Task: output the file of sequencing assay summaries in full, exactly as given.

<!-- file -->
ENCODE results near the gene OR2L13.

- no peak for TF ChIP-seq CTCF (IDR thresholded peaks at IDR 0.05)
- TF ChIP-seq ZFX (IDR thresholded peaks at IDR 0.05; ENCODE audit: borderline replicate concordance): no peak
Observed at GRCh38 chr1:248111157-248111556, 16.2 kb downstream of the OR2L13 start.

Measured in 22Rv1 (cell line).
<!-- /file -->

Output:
ENCODE results near the gene OR2L13.

- no peak for TF ChIP-seq CTCF (IDR thresholded peaks at IDR 0.05)
- TF ChIP-seq ZFX (IDR thresholded peaks at IDR 0.05; ENCODE audit: borderline replicate concordance): no peak
Observed at GRCh38 chr1:248111157-248111556, 16.2 kb downstream of the OR2L13 start.

Measured in 22Rv1 (cell line).